In 2011 I won the first challenge “Models for sourcing food data bases” for a healthcare seeker and in 2014 I won the second one “Humanizing customer digital experience” for banking seeker.

It felt good, the money wasn’t as good as in the case of more scientific challenges, but it helped me solve some of my own problems. It was good enough for what the market offered and for the time and effort involved in solution design, that’s for sure.

Still, these two winnings didn’t change anything in my life at a more fundamental way. Two reasons for that:

1) from competition motives, my both seekers decided to operate under anonymity
2) my both seekers were business seekers

There were cases when knowing the seeker’s brand helped a lot in solvers career progress, it made a difference, they got exposure. Like winning for NASA or The Economist or for an international NGO or brand. The anonymous status of my seekers was a turn off and their business origin couldn’t fulfill that empty place in my heart. The first one brought a little spark into it because it addressed patients with diabetes and my solution broadened the horizon to all kinds of patients, though…it was a niche problem.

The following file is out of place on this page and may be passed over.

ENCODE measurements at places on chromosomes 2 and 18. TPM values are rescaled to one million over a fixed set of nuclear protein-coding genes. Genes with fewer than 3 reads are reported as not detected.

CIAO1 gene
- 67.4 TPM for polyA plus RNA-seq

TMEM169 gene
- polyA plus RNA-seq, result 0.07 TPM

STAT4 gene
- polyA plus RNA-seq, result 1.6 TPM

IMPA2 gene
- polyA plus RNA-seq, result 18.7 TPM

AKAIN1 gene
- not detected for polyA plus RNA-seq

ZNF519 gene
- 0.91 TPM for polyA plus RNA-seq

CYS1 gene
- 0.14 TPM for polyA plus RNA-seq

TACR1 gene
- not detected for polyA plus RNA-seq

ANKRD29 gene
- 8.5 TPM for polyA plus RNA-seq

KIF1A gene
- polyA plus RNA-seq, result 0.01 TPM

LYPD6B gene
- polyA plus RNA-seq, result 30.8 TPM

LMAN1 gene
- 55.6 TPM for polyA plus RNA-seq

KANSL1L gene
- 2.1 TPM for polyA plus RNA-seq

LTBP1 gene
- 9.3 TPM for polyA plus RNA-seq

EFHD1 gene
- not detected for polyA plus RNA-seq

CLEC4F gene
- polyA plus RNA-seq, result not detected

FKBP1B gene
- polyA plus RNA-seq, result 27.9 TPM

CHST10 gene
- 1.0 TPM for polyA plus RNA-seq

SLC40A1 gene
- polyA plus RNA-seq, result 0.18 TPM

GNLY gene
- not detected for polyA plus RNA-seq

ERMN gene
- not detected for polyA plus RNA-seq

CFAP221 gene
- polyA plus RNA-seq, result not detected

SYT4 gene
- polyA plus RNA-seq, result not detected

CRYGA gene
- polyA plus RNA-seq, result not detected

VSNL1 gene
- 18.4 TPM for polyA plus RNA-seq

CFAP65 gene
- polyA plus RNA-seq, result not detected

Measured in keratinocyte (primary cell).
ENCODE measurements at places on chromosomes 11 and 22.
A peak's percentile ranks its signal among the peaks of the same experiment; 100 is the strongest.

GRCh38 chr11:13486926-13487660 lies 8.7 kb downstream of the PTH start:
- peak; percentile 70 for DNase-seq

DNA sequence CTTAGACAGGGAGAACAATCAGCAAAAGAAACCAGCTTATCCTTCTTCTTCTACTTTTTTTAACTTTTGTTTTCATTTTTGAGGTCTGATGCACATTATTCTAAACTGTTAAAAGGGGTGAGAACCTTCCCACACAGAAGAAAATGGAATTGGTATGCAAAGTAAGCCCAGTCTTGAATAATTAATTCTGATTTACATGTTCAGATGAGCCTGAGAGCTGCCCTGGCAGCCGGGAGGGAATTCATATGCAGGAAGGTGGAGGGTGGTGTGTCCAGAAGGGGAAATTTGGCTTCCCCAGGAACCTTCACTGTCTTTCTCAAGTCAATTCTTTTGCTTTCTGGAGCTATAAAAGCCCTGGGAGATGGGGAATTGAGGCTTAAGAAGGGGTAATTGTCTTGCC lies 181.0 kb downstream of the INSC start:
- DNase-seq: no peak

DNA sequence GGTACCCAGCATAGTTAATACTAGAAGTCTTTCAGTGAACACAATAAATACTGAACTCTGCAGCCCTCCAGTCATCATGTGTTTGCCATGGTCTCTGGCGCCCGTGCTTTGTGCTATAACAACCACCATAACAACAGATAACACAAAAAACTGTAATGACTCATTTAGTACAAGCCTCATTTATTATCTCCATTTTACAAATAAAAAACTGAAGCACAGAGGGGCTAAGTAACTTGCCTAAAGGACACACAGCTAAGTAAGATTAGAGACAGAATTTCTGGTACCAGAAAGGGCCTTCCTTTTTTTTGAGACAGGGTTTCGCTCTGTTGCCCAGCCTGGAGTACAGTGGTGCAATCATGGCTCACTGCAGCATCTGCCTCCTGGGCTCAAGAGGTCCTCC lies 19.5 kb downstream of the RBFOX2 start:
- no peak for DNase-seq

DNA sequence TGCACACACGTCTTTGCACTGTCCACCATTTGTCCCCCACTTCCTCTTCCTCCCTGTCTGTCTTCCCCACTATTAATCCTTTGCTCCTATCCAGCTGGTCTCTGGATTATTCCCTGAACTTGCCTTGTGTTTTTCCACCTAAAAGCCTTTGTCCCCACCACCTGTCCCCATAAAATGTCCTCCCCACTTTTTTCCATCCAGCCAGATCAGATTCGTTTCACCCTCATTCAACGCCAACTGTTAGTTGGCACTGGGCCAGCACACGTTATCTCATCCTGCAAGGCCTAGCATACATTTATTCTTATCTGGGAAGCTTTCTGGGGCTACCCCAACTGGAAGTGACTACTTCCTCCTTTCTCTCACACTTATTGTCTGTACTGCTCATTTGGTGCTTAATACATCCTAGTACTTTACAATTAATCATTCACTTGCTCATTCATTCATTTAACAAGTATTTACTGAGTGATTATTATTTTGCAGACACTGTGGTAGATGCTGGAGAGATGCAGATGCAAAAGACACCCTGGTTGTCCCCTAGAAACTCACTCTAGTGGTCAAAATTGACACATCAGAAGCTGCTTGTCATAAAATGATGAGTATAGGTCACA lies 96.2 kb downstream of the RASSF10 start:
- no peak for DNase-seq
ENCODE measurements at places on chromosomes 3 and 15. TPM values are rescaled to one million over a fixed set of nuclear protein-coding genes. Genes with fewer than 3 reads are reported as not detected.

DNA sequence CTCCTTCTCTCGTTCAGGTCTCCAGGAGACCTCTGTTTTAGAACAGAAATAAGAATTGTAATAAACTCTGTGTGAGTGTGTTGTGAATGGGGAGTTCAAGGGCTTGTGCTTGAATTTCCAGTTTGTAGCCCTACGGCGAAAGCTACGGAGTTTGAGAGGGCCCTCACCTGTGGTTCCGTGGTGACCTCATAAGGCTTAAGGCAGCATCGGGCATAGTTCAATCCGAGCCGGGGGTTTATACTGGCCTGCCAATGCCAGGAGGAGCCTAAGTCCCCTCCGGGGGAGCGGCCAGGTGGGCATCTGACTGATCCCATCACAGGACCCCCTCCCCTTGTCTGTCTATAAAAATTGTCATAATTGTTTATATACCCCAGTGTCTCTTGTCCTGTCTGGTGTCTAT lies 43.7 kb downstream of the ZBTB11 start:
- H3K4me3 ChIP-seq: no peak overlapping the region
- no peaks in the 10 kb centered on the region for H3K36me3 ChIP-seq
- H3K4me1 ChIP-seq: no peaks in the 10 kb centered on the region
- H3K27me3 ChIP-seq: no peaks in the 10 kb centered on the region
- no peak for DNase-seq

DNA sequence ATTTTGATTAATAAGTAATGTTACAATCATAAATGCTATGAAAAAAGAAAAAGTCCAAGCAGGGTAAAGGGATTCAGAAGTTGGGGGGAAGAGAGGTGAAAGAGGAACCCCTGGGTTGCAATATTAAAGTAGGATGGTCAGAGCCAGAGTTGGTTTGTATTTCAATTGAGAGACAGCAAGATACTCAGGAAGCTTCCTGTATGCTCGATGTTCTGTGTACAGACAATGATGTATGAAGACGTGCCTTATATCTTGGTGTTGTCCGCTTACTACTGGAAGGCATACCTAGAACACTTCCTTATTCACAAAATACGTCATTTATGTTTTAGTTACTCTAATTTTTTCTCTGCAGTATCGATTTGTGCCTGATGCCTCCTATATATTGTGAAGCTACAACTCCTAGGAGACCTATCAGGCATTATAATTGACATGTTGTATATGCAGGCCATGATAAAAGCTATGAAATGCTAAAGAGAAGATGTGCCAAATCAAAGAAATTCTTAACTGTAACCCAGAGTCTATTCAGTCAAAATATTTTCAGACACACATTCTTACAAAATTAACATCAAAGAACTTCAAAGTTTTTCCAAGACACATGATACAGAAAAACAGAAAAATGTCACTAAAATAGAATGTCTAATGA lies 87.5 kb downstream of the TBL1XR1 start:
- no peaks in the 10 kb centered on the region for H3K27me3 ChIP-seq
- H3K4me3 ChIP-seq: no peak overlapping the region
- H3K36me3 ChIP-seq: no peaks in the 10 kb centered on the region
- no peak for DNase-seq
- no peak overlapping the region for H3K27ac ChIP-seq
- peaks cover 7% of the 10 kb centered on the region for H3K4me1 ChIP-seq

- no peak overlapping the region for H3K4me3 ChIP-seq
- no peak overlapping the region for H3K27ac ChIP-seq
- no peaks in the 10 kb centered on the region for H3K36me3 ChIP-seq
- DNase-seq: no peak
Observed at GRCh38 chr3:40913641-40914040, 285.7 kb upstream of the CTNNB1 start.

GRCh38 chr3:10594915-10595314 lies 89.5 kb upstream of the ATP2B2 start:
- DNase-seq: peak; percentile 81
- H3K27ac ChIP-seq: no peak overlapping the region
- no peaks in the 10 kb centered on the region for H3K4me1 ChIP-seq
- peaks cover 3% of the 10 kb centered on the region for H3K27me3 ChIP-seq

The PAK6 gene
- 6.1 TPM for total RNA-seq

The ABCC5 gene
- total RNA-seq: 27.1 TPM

I remained with the satisfaction that both my solutions involved technology architecture and scalable strategies, the winnings validated me in many ways. Though, I remained highly challenged to succeed at least once with a larger problem, governmental or at least one addressed by an international NGO with no anonymous status in the middle.

I had some visions in my previous solutions for food redistribution models, conquering the food deserts issues in combating hunger problem, models for anti-corruption and political transparency, operational strategies and plans for various crisis and natural disasters, turning Naples into a social-business hub, etc but none reached seekers’ mindsets and hearts.

Until this month, June 2016, when a coalition between six of the largest peace and security funders in the United States awarded my solution for the challenge “Innovative Approaches to Proliferation Prevention: An Industry-Government Information Sharing Platform”.

The seekers who launched the problem were N Square and Stimson Center (N Square is a collaborative effort between five of the largest peace and security funders in the United States: The Carnegie Corporation of New York, the William and Flora Hewlett Foundation, the John D. and Catherine T. MacArthur Foundation, the Ploughshares Fund, and the Skoll Global Threats Fund). There were 91 solvers who registered to solve this challenge and 3 or 4 solutions were awarded (I don’t know exactly at this stage of the process). I also don’t know how many solvers sent a solution eventually in order to provide also an insight about the dimension of the competition.

Anyway, to break the ice with one international NGO would have been enough for me, but to break it with these big six at once on such a challenging and sensitive matter was not even a possibility in my hopes.